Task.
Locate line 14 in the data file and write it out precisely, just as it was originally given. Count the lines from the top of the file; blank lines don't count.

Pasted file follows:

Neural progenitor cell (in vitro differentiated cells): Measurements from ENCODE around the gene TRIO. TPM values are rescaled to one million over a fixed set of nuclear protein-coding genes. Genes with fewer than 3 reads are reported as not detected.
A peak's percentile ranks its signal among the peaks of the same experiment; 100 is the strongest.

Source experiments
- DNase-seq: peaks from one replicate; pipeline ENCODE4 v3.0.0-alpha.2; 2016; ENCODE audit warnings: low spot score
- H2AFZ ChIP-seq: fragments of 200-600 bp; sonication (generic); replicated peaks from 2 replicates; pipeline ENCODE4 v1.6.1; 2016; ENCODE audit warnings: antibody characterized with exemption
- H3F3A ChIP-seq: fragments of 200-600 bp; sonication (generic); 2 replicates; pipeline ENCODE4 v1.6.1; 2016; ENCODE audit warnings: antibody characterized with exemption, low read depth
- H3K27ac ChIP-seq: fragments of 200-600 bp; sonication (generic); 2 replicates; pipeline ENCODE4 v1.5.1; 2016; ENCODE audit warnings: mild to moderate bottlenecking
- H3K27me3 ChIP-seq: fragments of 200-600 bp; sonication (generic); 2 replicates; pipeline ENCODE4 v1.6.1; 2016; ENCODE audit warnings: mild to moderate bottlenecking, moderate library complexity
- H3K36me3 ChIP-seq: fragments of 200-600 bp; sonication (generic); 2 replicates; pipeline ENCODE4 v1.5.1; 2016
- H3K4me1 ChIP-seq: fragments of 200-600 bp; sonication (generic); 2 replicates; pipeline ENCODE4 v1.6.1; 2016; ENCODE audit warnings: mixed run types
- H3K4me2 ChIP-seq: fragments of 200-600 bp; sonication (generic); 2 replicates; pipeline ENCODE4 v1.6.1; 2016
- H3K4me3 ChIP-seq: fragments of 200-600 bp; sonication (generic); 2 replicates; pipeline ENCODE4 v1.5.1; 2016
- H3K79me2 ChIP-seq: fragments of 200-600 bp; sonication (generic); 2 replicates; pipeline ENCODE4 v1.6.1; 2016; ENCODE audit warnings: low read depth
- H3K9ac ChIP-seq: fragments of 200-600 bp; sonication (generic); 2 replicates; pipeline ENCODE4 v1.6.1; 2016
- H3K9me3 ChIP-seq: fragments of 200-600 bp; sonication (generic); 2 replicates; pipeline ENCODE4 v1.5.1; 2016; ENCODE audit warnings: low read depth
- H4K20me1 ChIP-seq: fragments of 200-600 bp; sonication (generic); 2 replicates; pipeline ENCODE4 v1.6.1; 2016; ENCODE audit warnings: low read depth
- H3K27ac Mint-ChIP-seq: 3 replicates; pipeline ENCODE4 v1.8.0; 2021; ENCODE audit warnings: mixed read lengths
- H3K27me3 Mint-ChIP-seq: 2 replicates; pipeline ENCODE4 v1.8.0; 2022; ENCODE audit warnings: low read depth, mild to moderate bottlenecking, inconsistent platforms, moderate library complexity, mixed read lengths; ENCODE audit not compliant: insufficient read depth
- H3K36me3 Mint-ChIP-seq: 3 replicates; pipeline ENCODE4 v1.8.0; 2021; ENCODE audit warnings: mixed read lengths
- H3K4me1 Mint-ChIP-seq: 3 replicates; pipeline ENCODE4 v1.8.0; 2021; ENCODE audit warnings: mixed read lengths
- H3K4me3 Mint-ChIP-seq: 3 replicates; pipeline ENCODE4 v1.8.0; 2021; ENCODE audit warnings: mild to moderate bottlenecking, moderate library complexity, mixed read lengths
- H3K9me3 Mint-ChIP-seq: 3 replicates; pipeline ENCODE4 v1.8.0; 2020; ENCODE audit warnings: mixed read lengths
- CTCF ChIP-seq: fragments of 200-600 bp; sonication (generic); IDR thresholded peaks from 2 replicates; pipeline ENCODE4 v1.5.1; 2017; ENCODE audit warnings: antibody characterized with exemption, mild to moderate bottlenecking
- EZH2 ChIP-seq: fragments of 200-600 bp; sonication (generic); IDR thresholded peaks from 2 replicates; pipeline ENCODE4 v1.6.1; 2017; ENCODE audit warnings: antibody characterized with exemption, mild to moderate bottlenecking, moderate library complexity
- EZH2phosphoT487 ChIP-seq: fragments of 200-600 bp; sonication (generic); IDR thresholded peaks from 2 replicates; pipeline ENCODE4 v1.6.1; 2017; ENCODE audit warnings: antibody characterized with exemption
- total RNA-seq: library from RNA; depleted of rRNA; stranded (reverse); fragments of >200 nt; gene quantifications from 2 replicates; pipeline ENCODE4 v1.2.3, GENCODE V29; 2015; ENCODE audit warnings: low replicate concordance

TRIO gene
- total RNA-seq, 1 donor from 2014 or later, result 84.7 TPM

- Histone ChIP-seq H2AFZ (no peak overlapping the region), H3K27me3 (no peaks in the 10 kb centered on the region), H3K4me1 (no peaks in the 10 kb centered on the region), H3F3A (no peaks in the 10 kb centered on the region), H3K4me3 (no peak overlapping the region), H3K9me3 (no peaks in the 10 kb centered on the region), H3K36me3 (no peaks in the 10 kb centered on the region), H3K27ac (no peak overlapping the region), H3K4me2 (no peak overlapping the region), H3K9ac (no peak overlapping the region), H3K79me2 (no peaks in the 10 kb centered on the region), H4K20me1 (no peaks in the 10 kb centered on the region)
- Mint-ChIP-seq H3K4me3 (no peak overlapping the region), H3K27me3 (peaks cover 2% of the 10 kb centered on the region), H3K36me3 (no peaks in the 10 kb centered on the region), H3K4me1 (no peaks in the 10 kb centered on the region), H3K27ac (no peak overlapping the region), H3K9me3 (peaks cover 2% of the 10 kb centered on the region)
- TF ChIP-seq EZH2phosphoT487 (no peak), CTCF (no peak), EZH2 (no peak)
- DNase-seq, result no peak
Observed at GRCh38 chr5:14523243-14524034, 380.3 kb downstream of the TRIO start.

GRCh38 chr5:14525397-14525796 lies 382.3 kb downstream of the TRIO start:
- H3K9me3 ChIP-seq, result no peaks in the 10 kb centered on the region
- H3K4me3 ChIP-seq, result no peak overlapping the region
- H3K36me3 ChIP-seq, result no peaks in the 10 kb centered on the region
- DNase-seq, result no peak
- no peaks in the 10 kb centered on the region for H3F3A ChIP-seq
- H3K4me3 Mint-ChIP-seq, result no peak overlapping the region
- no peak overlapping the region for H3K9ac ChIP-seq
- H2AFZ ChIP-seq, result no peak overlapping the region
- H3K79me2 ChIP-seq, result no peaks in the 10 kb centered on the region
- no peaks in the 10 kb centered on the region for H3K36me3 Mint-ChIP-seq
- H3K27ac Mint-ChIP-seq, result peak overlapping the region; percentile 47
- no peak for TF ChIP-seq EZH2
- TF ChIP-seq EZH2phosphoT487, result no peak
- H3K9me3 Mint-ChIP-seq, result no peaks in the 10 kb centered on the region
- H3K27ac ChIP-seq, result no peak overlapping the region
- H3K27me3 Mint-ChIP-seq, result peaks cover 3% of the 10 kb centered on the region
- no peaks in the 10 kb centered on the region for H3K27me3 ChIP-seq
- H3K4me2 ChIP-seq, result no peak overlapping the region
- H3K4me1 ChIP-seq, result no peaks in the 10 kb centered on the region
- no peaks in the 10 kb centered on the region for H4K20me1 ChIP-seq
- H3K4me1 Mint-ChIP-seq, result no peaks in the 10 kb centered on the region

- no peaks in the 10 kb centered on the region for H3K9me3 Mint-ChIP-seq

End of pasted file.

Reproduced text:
- H3K9ac ChIP-seq: fragments of 200-600 bp; sonication (generic); 2 replicates; pipeline ENCODE4 v1.6.1; 2016